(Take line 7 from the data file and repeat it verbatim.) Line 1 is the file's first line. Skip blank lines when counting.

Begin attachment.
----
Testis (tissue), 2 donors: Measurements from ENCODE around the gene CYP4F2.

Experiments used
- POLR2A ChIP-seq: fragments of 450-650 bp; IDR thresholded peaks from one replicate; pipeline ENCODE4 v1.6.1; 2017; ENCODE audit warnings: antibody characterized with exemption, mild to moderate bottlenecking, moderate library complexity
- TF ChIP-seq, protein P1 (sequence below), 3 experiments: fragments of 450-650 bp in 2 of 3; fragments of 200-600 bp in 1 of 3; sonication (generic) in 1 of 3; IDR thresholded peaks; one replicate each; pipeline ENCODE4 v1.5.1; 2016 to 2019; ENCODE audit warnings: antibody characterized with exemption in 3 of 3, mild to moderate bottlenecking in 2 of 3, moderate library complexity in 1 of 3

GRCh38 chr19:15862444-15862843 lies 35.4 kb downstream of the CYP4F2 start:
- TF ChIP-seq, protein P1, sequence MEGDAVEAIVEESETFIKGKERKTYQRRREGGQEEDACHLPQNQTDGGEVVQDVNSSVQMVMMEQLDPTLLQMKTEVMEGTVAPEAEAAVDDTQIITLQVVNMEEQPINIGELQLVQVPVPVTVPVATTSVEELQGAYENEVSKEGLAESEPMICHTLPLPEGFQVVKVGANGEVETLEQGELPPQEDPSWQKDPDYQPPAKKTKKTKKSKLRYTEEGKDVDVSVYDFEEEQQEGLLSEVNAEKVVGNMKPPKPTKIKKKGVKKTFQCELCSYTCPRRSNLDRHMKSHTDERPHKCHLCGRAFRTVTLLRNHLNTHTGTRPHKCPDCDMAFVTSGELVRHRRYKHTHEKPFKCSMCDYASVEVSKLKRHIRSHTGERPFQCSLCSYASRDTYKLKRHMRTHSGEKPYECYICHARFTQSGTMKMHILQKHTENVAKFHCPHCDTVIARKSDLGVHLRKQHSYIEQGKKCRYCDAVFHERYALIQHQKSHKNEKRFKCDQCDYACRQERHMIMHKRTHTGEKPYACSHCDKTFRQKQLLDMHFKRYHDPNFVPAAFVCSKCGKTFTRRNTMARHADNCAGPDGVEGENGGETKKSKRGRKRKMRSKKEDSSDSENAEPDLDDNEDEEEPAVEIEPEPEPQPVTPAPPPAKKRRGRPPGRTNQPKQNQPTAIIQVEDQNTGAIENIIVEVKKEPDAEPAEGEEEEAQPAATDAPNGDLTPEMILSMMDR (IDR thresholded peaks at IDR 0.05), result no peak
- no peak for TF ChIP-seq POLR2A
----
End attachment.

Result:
- no peak for TF ChIP-seq POLR2A